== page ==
Daily Archives: November 2, 2013

URGENT APPEAL TO SAVE NEW ZEALAND’S ORGANIC HERITAGE SEED AND TREE COLLECTION!!

Copied from the Koanga Institute’s Facebook page this morning(Saturday 2nd November 2013) Please pass the information on to others. website link here
We need your help to save our New Zealand organic heritage Seed and Tree collection by Tuesday 5th of November.


New Zealand’s largest heritage seed and tree collection is under threat and we are urgently appealing for support to remove this threat. URGENT appeal- help us save New Zealand’s largest heritage organic seed and tree collection by TUESDAY 5th of November.
The Preciousness of the Collection: In 1994, UN calculations conservatively estimated 90% of vegetables and 85% apples had become extinct, with on ongoing loss of 1-2% annually. (other fruit trees are likely to have suffered similar losses). In New Zealand, the precious remnant of the seed and food tree stocks of our ancestors is protected by voluntary collections and requires urgent recognition and protection.
For 30 years, The Koanga Institute a registered charitable trust has been working to save what remains of New Zealand’s heritage food plants. They have saved 800+ seed lines and 400+ fruit tree and berrie varieties. Some of these lines have international importance, particularly the corn collection which is one of the largest collections not affected by genetic engineering. This collection has many ecological and nutritional characteristics that will be invaluable for the future of regenerative agriculture and our health The home for this collection is in Wairoa, Northern Hawkes bay
The Threat: We take particular concern to ensure our water supply both to our staff and the seed production is not unduly affected by environmental toxins. The integrity of our soil and water is paramount. Our water catchment is on a property next door that we have an agreement to purchase asap. With little warning the present owners of the property have decided to kill most of the native bush on the property with aerially sprayed herbicides so they can plant it in plantation forestry, as they have assumed we wont be able to purchase it. This has really put us on the back foot. We can’t contemplate living with the effect of a contaminated water catchment and a denuded landscape. We are aware that more and more the evidence of the ongoing negative effects of biocides continues to mount. This attacks the integrity of our whole future. At present, unless we can negotiate a postponement, the present owners are planning on spraying on Tuesday 5th November 2013 – 3days away.
The Appeal : By Tuesday 5th November we need: sufficient donations to place the deposit and assure the owner we can purchase the land. Ideally we wish to have $250,000 or An agreement with someone with financial ability to enter into a Sale and Purchase Agreement, with the present owner, that also includes an ability for us to lease the land with a right of purchase. Please consider this appeal, and consider passing it on to others who may wish to support it. We need your help.. this is a matter of profound national significance – please join us in this vital investment in our food future!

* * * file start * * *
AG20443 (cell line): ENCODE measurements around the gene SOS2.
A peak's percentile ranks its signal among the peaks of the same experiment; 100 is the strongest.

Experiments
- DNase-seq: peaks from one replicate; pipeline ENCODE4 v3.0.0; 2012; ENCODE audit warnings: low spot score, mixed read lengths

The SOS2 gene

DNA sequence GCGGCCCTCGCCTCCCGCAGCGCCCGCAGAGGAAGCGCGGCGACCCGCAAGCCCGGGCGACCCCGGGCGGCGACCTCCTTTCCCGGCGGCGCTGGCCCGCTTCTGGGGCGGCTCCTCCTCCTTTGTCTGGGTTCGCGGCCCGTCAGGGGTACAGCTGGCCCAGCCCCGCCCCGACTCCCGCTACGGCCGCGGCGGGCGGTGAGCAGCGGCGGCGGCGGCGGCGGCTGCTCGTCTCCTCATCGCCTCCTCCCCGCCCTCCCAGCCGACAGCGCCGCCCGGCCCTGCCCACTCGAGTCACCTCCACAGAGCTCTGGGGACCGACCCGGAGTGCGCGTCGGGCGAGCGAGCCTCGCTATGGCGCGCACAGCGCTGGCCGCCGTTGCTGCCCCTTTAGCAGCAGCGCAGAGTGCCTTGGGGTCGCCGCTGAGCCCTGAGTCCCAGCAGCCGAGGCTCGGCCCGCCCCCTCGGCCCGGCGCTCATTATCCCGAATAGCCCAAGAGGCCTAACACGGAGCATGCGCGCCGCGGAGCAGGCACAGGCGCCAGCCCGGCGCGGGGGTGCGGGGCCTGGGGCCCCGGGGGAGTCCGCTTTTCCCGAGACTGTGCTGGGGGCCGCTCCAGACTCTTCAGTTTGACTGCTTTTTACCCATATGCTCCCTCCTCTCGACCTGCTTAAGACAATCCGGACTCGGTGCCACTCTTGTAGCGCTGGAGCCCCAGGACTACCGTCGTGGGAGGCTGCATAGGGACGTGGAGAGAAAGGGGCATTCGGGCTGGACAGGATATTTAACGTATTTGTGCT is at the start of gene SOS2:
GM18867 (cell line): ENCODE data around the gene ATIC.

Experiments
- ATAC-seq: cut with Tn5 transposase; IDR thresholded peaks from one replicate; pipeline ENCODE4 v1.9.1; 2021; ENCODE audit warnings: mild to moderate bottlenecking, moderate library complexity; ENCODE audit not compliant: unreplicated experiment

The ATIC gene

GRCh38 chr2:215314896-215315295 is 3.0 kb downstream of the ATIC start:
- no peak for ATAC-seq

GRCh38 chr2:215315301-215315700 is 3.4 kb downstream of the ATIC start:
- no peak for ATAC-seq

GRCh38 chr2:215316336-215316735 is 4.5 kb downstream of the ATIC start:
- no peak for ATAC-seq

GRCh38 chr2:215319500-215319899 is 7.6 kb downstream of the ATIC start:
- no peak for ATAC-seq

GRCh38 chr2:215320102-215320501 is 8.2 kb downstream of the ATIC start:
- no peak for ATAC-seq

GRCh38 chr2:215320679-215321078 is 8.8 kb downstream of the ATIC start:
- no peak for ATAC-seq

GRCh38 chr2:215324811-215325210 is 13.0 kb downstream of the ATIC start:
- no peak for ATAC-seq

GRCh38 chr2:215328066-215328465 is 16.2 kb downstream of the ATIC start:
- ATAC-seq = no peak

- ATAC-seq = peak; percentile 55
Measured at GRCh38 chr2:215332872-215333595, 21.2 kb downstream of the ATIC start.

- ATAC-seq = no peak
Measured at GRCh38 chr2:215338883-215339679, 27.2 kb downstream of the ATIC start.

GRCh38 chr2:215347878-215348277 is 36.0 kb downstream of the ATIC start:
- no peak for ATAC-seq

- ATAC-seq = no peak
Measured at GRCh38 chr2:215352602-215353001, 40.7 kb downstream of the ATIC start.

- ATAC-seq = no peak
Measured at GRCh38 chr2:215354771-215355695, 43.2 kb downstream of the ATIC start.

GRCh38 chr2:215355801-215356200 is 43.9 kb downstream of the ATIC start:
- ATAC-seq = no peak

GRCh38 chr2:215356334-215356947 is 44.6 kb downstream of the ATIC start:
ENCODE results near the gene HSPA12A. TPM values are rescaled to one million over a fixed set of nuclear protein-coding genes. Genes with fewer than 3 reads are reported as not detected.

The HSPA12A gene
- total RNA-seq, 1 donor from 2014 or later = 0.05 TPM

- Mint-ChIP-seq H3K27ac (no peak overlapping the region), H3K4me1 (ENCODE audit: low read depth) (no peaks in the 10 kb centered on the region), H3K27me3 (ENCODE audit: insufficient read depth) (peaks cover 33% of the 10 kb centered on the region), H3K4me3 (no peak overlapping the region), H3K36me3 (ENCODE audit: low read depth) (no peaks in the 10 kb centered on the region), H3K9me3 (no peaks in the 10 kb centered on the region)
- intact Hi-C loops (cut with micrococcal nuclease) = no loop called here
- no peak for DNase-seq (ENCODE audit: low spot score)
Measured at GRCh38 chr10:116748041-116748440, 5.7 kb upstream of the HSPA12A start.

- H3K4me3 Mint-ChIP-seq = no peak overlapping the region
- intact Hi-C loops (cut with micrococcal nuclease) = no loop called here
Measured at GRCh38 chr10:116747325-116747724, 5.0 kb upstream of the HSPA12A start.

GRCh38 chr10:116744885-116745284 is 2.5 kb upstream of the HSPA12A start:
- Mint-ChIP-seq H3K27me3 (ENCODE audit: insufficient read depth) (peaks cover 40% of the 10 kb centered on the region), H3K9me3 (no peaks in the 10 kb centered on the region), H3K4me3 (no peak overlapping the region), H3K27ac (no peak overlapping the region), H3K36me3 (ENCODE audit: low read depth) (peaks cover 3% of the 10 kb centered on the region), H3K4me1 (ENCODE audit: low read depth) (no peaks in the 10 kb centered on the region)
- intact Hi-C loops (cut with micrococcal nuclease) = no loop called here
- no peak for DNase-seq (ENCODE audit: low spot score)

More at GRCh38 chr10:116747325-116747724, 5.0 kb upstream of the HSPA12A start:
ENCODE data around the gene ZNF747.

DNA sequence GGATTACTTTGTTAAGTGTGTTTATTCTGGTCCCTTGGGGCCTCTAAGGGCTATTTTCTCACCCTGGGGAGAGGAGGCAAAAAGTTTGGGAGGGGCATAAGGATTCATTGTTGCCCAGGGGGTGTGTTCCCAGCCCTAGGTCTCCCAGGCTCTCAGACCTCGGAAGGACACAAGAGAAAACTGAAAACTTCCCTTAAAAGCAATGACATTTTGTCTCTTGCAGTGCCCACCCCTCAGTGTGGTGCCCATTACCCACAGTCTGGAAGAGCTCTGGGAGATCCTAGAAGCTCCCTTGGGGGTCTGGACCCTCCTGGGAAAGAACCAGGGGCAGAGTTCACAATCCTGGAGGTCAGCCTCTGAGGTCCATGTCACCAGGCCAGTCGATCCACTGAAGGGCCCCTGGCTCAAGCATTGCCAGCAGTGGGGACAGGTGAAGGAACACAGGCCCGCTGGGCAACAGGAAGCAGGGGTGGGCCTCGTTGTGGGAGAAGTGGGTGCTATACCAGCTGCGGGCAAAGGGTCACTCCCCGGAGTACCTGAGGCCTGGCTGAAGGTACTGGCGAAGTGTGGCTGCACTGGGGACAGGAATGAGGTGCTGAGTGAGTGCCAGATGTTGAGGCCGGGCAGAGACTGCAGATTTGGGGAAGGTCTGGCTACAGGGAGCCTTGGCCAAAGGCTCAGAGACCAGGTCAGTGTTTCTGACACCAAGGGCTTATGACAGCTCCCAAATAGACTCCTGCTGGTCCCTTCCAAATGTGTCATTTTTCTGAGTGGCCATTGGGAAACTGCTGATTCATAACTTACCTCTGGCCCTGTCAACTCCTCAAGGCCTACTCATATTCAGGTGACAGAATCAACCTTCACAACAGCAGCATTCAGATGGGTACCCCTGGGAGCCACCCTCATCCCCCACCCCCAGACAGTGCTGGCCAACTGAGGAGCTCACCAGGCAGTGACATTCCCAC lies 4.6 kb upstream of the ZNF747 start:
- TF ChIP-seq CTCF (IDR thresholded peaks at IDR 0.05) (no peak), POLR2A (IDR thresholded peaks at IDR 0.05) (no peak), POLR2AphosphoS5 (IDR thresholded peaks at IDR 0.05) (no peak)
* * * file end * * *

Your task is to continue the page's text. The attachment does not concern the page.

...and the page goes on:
Action: Please donate to our online programme as part of a crowd fundraising initiative or pay into our bank account 12 3094 0158442 51 or contact us and let us know how you can help us buy the land emma@koanga.org.nz

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“Look I can do it myself!”

Yesterday in the lovely sunshine I spotted this ball of downy feathers sitting on the edge of the water bowl we leave outside for Jazz to drink from.
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Jazz often prefers much cloudier water he finds in empty flower pots and the birds often drink from the orange bowl.
Blackbirds enjoy a bath in the orange bowl too.
I did not manage to get a photo of this blackbird fledgling’s first splash but I am sure I saw surprise register on his/her face and she/ he very promptly hopped out. However instinct took over and back in it went with water flying everywhere and a great deal of preening and awkward, uncoordinated fluttering.
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It really reminded me of a small child attempting and then managing a new skill.
Today I can hear younger blackbird fledglings urging their tireless parents on to bring them more food. The torrential rain we had on Thursday has ensured an excellent supply of worms and tasty treats thank goodness. There may be more bird bath antics to come!